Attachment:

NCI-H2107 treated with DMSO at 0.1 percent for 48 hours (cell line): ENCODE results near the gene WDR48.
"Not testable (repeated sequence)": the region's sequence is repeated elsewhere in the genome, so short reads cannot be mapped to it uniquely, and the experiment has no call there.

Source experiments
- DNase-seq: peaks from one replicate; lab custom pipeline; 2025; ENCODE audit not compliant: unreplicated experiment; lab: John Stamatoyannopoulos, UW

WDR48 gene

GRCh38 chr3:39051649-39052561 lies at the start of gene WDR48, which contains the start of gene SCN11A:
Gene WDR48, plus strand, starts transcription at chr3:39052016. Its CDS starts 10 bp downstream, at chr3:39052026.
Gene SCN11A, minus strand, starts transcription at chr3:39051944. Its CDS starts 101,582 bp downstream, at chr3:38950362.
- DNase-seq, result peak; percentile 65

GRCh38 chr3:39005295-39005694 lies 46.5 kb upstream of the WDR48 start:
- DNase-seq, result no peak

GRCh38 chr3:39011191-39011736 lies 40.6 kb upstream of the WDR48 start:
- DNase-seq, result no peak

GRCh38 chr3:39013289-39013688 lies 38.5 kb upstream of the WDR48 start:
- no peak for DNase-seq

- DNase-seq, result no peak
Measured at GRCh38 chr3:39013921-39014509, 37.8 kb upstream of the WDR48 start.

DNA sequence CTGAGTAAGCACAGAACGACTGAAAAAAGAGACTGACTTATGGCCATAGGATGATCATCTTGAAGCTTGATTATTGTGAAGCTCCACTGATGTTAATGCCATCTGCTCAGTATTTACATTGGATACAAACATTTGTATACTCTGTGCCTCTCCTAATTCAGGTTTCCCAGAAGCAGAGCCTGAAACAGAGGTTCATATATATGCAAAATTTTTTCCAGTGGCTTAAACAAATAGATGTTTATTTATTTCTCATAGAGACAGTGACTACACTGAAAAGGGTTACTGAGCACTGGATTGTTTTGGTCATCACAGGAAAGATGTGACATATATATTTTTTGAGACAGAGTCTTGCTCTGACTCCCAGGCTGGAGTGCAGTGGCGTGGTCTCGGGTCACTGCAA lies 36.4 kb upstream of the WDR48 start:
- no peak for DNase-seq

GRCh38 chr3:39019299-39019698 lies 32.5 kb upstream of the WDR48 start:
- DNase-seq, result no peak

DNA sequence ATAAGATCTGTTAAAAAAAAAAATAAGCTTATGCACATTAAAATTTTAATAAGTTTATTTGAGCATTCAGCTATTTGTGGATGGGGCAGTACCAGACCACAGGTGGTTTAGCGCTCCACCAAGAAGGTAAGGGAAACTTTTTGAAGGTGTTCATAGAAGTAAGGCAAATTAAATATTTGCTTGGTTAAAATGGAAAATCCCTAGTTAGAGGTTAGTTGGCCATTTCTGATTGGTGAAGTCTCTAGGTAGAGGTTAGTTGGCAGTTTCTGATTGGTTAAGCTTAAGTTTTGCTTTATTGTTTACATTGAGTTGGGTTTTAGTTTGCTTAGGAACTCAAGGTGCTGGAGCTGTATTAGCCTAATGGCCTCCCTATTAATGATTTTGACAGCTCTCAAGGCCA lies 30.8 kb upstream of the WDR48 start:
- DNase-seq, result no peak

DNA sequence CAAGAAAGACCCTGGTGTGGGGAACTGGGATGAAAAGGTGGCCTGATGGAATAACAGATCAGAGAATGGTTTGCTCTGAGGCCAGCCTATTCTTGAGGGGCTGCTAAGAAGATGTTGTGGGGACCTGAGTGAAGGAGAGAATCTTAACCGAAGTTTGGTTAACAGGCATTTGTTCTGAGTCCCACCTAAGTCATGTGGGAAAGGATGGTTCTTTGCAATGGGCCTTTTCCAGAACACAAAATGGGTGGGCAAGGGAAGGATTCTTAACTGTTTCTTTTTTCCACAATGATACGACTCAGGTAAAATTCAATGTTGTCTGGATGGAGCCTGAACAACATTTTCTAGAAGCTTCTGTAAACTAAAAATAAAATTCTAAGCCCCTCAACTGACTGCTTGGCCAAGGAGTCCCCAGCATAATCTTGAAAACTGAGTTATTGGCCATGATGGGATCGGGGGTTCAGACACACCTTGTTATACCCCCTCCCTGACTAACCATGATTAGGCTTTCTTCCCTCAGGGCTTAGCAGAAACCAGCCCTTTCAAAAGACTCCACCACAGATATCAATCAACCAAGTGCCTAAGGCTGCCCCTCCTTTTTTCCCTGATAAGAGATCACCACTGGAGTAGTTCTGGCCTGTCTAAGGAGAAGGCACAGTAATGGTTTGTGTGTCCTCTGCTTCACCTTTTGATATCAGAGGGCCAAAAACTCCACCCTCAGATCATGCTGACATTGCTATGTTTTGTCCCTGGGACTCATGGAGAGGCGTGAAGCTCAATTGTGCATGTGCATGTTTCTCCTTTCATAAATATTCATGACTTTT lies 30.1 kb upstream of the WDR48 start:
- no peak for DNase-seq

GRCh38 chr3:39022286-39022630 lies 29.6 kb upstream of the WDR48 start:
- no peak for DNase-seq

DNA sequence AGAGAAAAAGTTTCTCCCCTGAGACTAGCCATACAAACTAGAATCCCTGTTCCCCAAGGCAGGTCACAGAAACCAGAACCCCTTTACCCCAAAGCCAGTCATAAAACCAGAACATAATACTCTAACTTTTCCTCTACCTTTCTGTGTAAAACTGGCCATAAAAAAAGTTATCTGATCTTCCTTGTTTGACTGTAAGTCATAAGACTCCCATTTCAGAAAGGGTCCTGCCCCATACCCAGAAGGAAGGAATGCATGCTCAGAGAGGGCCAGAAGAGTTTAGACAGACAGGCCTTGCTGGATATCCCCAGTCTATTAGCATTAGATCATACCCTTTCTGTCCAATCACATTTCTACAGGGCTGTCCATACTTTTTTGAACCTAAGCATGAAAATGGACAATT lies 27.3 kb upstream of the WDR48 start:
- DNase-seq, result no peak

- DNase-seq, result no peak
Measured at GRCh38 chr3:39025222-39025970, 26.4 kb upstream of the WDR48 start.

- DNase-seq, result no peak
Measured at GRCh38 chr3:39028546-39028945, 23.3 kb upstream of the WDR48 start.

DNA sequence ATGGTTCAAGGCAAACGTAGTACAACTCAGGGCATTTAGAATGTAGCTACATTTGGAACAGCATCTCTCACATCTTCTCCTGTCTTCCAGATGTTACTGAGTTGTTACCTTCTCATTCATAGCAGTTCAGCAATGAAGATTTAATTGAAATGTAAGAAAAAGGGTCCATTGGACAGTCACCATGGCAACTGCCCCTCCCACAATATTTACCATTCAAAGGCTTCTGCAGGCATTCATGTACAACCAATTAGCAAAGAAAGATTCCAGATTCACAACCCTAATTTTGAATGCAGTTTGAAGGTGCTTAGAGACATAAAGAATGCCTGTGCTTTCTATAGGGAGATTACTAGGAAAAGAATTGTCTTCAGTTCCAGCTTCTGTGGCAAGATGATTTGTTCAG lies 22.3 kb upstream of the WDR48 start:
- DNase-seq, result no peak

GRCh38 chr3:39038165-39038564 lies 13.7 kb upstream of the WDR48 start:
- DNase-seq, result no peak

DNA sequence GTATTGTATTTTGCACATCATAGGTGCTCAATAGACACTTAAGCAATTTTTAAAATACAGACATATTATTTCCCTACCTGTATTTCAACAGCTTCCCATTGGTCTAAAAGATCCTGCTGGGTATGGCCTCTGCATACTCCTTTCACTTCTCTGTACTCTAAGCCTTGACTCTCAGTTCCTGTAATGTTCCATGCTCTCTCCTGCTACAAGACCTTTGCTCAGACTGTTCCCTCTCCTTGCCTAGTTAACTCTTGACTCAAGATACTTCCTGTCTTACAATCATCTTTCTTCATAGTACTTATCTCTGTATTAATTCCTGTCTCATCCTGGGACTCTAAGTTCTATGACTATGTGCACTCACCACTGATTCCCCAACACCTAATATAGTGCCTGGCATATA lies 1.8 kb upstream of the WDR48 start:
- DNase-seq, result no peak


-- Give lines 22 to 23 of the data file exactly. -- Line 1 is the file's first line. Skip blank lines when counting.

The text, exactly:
DNA sequence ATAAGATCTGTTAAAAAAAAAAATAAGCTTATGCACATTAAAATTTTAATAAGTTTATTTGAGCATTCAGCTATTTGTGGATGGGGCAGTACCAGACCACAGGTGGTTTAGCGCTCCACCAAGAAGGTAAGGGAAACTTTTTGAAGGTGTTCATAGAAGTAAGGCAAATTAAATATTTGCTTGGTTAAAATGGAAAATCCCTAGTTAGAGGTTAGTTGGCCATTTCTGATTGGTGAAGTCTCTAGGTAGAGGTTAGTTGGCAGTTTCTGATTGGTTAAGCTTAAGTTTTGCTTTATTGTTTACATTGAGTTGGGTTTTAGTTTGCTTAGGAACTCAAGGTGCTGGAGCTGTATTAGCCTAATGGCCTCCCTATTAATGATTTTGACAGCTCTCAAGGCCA lies 30.8 kb upstream of the WDR48 start:
- DNase-seq, result no peak